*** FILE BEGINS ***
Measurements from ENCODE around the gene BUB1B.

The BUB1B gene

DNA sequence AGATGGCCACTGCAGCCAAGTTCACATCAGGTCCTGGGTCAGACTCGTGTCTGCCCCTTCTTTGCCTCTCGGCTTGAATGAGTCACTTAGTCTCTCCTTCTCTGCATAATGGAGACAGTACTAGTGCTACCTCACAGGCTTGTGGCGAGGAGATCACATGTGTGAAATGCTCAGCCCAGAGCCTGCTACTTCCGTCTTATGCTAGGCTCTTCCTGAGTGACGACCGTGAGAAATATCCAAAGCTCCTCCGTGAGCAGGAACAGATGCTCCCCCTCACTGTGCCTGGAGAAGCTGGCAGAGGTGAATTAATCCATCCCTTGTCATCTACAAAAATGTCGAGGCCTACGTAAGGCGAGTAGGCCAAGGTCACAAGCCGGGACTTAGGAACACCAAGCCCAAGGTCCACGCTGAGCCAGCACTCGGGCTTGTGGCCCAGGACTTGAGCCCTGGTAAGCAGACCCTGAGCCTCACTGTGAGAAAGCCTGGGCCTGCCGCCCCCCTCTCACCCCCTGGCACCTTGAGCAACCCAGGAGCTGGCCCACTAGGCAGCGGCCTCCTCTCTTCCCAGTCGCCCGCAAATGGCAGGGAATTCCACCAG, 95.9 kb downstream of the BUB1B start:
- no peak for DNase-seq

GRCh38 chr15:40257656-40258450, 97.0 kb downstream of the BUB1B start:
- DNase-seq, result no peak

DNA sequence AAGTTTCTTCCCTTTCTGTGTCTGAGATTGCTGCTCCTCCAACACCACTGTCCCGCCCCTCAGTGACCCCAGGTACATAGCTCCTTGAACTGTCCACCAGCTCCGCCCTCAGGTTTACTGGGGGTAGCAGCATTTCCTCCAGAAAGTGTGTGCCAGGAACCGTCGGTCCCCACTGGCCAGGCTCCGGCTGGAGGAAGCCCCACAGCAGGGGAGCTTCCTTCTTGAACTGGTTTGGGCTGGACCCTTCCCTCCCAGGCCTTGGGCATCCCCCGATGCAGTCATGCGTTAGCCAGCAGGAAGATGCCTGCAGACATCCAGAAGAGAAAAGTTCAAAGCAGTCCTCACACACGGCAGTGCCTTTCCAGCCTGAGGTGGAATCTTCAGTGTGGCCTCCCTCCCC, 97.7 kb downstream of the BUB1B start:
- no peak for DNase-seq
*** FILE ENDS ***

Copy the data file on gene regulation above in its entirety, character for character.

Measurements from ENCODE around the gene BUB1B.

The BUB1B gene

DNA sequence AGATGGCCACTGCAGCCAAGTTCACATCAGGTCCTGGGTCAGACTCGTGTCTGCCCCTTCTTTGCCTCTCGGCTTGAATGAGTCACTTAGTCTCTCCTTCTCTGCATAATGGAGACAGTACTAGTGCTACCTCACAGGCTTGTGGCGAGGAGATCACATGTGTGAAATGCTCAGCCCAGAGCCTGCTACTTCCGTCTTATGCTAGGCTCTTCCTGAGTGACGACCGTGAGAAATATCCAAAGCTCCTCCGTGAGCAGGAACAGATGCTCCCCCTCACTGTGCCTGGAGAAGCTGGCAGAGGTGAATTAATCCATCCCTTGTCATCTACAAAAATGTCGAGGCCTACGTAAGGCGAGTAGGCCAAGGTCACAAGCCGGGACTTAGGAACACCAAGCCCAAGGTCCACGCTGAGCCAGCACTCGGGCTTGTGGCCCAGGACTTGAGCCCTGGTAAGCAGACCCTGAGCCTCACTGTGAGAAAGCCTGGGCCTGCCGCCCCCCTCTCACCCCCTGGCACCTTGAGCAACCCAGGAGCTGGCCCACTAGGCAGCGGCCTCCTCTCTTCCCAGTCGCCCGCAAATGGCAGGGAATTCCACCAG, 95.9 kb downstream of the BUB1B start:
- no peak for DNase-seq

GRCh38 chr15:40257656-40258450, 97.0 kb downstream of the BUB1B start:
- DNase-seq, result no peak

DNA sequence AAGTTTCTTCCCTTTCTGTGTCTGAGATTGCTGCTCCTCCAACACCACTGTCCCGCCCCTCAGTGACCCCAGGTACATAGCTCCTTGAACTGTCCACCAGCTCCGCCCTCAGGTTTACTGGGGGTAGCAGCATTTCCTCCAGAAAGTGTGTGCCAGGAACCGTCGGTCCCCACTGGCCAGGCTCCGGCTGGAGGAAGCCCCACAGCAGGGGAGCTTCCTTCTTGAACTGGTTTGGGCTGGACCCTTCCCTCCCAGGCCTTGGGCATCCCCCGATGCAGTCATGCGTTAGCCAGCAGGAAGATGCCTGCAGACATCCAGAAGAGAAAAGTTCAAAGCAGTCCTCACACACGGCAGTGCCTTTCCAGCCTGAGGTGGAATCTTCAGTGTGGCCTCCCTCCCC, 97.7 kb downstream of the BUB1B start:
- no peak for DNase-seq